Disruption is often viewed as a bad thing, but through disruption we get innovation, according to Evan Goldberg, co-founder and chief technology officer for NetSuite. "You have a choice in this world: You can disrupt or you can be disrupted."
Customers and employees want a more unified business experience and to access complete data in the most efficient way possible. Customers want to buy a product when and how they choose; employees want to be able to fulfill requests in a way that limits order exceptions and errors, regardless of order source. All this means that information needs to be available outside of the traditional silos in which business units used to operate.
Technology today allows for every touch point with a customer to be the same across platforms – if they come into a brick-and-mortar location, the employee can look up the same profile and preferences that the online platform uses. Given current tech capabilities and customer expectations, this further blurs the line between B2C and B2B.
For example, Maclaren, a manufacturer of strollers, is implementing a new online platform that will serve both its B2B and B2C customers in all of the countries it operates. By the end of May, Maclaren estimates that 80 percent of B2B ordering will be done through the B2C site.
Sure there's pushback, according to Jim Ramsey, global head of technology for Maclaren. "Some even try to claim that they don't have computers," he said during a session at NetSuite's SuiteWorld 2015 in San Jose, CA, earlier this month. But the new platform allows the company to respond to requests far more efficiently – and it allows customers to find what they want in fewer steps.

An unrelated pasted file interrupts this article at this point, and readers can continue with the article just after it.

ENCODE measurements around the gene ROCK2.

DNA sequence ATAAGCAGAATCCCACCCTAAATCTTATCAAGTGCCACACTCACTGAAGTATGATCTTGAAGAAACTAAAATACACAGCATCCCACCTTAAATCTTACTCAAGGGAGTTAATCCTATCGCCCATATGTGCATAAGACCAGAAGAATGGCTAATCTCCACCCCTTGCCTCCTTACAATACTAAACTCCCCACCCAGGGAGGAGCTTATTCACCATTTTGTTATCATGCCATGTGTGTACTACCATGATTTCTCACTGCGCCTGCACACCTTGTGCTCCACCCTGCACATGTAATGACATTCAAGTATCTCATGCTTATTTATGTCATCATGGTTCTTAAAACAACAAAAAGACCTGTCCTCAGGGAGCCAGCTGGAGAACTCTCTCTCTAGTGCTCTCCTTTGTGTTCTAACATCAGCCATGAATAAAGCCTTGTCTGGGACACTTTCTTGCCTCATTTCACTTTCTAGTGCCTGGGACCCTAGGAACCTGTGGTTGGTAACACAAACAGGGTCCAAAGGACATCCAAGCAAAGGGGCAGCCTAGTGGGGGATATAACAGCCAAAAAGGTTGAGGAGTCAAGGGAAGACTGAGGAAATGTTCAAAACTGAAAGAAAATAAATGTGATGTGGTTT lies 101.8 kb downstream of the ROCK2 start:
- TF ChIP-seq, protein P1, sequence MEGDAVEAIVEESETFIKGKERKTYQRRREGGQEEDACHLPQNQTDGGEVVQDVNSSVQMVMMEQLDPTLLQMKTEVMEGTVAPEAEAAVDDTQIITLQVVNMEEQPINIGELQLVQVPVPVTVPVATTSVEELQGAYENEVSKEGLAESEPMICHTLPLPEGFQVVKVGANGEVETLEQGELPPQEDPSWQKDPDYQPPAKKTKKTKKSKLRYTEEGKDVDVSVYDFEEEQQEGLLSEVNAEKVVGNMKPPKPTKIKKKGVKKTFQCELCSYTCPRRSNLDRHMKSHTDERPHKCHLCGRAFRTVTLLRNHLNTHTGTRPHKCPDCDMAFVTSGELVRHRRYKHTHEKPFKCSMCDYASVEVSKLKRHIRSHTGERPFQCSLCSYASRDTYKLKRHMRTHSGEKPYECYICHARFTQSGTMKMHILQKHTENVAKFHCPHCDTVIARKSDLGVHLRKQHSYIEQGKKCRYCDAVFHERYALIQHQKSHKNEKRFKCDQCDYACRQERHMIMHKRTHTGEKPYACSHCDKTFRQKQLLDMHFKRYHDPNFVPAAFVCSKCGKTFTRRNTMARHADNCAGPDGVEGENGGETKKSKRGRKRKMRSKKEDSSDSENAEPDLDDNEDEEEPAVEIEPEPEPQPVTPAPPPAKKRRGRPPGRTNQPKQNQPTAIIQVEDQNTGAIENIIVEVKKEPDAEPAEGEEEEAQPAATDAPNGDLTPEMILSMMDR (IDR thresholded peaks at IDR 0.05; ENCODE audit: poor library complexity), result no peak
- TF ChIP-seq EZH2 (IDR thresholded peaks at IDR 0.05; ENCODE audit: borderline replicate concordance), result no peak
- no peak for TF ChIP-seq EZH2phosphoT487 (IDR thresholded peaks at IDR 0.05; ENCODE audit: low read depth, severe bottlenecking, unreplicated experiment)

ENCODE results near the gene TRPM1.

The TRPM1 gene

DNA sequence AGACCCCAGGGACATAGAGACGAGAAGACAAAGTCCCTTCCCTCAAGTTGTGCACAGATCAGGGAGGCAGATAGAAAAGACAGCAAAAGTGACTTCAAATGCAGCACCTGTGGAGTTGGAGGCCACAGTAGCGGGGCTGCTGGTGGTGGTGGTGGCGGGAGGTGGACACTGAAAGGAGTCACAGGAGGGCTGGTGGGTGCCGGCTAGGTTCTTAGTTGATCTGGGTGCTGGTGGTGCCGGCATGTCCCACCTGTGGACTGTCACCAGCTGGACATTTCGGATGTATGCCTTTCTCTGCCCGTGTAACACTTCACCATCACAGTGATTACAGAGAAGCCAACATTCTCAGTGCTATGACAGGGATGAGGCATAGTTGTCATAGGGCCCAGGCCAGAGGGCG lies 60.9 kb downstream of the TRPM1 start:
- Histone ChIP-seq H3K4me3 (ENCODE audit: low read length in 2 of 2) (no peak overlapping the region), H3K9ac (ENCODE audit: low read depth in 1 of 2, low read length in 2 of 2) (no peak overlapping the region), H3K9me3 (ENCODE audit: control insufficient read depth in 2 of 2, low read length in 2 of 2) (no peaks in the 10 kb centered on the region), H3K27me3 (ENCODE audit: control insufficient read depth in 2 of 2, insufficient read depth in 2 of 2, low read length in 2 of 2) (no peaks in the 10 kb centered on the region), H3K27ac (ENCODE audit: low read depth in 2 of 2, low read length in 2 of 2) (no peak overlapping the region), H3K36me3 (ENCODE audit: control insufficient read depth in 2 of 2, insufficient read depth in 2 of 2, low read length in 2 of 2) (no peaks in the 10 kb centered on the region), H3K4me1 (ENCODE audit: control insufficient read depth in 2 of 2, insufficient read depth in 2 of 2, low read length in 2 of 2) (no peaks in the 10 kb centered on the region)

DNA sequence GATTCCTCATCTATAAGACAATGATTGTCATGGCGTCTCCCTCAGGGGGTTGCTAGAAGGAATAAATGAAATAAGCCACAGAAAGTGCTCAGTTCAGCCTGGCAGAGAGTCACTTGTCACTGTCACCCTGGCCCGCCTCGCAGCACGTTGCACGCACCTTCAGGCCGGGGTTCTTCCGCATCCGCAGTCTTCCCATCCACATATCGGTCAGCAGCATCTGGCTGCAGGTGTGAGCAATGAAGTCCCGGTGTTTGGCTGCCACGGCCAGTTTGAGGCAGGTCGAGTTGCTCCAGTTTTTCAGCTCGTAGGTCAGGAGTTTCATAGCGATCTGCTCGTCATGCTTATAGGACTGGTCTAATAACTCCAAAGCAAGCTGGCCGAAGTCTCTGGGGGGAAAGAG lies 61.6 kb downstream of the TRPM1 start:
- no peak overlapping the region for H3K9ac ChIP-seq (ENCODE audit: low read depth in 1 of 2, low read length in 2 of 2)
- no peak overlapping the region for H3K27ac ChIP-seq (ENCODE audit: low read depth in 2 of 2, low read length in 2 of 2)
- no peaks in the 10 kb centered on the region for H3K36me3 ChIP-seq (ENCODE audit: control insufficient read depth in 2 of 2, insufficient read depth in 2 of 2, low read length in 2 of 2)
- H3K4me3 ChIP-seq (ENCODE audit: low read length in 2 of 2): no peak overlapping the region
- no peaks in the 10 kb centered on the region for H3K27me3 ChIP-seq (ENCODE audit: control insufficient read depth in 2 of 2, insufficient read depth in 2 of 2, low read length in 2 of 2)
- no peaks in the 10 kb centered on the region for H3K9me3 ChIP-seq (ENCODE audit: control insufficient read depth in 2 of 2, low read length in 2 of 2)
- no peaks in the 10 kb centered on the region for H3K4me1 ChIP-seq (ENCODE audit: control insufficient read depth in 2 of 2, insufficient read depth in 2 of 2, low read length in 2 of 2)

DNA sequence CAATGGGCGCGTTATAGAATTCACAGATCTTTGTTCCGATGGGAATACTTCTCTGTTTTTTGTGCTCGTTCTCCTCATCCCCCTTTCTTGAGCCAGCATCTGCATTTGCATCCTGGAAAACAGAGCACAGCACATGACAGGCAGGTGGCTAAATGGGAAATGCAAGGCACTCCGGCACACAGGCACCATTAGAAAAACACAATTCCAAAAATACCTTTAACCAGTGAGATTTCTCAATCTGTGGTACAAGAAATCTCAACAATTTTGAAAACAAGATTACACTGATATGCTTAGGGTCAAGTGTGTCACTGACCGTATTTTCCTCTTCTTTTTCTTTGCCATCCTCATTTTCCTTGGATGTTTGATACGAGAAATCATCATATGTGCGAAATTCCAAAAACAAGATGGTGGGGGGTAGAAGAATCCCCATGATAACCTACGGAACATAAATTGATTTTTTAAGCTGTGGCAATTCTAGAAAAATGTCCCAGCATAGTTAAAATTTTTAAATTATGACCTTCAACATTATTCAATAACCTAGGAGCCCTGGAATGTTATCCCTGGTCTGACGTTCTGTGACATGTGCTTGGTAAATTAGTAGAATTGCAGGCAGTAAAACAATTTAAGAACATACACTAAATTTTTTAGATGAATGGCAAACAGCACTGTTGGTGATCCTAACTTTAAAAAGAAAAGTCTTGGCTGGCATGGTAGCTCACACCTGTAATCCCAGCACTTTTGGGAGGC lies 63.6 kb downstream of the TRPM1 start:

Orders will be automatically routed to the appropriate fulfillment center, without the customer having to select the region and country to be routed to a unique website. There's no longer a reason to build unique sites when the unique account attributes can be applied in a single platform.
Unified systems also allow for more efficient fulfillment of orders, without the old process of creating spreadsheets and manually mapping where inventory is located, Goldberg said. Old ERP systems operate in silos; there's no cross-channel interaction. By unifying the inventory information into an omnichannel platform, the system will automatically return results for where an item can be found if it is out of stock at the closest location, which allows for more accurate delivery estimates more quickly.